A threat actor has hacked Microsoft Exchange email servers across the world in order to gain access to their internal messaging capabilities and send malicious emails to company customers and employees in the hopes of infecting them with malware.
In a report on Friday, security firm Trend Micro said the attackers specifically targeted Exchange servers that haven’t been patched for old vulnerabilities like ProxyLogon (CVE-2021-26855) and ProxyShell (CVE-2021-34473 and CVE-2021-34523).
Once the attackers gained access to the server, Trend Micro said they used a Powershell feature to read and interact with the server email storage system, and they hijacked existing conversations by inserting and sending new replies to all participants.
According to researchers, the replies contained links to malicious Excel documents that contained malicious macro scripts that, when a user allowed to run, would install a version of the Squirrelwaffle malware.
First spotted in September 2021, this is a new malware operation that was built on the model of cybercrime services like Emotet, Dridex, and TrickBot, allowing the Squirrelwaffle gang to rent access to their botnet of infected systems to other gangs.
Supported by a vast spam operation, the Squirrelwaffle gang was seen as Emotet’s replacement—until Emotet itself made a comeback last week.
A clever new technique bound to be replicated
The incidents noted by Trend Micro also mark a rare instance where a threat actor breached an email server just to run a spam campaign.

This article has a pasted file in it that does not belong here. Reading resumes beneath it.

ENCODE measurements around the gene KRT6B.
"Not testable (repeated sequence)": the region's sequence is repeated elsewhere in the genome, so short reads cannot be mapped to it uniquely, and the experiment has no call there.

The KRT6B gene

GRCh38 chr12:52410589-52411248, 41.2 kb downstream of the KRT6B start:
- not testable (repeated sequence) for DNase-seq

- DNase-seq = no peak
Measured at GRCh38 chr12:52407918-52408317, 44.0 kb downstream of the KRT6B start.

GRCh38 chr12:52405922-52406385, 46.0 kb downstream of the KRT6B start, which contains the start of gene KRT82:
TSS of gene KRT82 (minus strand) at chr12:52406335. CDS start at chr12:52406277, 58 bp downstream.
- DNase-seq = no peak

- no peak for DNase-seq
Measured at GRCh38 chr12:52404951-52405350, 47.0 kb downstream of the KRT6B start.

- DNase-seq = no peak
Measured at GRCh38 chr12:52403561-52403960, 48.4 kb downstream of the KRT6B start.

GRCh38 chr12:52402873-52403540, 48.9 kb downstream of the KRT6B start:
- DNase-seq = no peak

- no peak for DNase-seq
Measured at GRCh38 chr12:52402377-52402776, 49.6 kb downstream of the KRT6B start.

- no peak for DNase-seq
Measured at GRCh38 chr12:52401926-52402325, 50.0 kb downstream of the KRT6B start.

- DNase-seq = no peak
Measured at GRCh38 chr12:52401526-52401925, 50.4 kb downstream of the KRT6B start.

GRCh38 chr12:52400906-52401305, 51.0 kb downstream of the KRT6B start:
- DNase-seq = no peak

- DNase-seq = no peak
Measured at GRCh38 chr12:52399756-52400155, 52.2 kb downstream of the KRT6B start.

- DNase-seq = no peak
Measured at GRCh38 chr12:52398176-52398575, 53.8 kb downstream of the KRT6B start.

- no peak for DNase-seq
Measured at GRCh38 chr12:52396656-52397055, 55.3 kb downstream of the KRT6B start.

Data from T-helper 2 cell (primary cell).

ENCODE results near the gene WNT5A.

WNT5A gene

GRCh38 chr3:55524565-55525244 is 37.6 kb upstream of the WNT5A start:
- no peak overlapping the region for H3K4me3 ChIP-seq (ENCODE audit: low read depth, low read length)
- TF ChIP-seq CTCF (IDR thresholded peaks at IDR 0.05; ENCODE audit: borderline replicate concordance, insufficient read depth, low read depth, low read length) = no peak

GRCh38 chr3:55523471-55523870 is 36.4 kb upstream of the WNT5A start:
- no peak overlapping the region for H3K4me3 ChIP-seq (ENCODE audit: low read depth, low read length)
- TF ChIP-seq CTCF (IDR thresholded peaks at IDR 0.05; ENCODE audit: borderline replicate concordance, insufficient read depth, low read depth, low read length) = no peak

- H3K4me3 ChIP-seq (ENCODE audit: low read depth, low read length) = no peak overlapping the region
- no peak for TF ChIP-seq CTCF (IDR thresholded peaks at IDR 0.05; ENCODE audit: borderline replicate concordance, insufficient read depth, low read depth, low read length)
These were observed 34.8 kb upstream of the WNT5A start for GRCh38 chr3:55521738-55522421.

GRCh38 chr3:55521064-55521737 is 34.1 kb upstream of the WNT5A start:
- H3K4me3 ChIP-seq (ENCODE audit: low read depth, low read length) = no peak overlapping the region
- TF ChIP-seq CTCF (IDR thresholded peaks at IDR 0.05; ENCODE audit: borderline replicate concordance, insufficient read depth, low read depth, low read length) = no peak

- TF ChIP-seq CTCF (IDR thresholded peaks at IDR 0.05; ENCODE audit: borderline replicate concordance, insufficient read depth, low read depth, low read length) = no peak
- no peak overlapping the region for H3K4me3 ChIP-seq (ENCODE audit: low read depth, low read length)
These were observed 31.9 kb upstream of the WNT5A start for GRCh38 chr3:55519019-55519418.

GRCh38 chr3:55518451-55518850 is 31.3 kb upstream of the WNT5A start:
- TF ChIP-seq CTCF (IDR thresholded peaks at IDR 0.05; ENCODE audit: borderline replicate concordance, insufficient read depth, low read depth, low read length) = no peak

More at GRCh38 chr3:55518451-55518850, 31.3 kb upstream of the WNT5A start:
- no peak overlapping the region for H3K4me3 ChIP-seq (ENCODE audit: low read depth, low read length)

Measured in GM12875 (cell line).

“The attacker also did not drop or use tools for lateral movement after gaining access to the vulnerable Exchange servers, so that no suspicious network activities will be detected,” the Trend Micro team explained.
“Additionally, no malware was executed on the Exchange servers that will trigger any alerts before the malicious email is spread across the environment.”
Trend Micro also noted that delivering malicious spam using this technique to reach a company’s own users, on the internal domain, also decreased the possibility of security tools detecting or stopping the attack, as email getaways would not be able to filter or quarantine any of the emails sent this way.
The originality and effectiveness of this technique almost ensure that this new spam method is now bound to be replicated by other groups.
Patching Exchange servers is one way of keeping systems safe, but there are countless other Exchange bugs that could be abused as an entry point, so keeping Exchange servers up to date with security patches at all times is recommended.
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